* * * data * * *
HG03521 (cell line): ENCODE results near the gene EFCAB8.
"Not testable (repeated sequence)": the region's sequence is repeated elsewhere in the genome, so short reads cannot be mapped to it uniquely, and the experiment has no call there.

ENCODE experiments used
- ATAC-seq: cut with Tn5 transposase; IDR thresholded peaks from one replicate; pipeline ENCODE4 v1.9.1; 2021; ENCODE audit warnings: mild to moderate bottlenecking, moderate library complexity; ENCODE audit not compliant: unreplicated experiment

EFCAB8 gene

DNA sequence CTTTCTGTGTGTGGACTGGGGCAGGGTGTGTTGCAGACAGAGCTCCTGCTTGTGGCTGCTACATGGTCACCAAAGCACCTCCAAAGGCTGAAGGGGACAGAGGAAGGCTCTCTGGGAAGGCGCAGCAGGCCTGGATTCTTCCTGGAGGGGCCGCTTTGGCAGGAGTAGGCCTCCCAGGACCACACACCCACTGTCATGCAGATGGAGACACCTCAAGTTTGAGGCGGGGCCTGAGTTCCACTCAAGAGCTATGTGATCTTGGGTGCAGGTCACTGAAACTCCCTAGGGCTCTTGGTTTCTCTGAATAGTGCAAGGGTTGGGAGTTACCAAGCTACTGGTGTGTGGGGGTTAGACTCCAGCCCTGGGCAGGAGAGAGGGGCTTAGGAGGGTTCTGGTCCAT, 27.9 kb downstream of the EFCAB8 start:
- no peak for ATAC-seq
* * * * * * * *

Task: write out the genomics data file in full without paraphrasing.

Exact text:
HG03521 (cell line): ENCODE results near the gene EFCAB8.
"Not testable (repeated sequence)": the region's sequence is repeated elsewhere in the genome, so short reads cannot be mapped to it uniquely, and the experiment has no call there.

ENCODE experiments used
- ATAC-seq: cut with Tn5 transposase; IDR thresholded peaks from one replicate; pipeline ENCODE4 v1.9.1; 2021; ENCODE audit warnings: mild to moderate bottlenecking, moderate library complexity; ENCODE audit not compliant: unreplicated experiment

EFCAB8 gene

DNA sequence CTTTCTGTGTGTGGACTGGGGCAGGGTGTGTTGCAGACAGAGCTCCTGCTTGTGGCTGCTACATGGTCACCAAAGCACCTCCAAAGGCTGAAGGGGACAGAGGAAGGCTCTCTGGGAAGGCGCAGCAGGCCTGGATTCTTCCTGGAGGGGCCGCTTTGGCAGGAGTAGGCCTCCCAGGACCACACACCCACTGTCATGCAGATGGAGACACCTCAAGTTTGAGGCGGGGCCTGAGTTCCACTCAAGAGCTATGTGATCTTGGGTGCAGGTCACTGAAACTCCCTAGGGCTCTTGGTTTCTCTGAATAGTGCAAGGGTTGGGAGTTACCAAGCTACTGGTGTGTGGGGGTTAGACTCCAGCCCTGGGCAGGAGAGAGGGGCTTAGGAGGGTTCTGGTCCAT, 27.9 kb downstream of the EFCAB8 start:
- no peak for ATAC-seq